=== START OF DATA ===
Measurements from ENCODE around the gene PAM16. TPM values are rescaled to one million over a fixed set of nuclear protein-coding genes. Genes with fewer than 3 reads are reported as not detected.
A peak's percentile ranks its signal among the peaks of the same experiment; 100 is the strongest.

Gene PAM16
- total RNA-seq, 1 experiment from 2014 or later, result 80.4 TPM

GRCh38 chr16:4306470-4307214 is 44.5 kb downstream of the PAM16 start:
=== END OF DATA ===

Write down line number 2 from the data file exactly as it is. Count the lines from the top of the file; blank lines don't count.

A peak's percentile ranks its signal among the peaks of the same experiment; 100 is the strongest.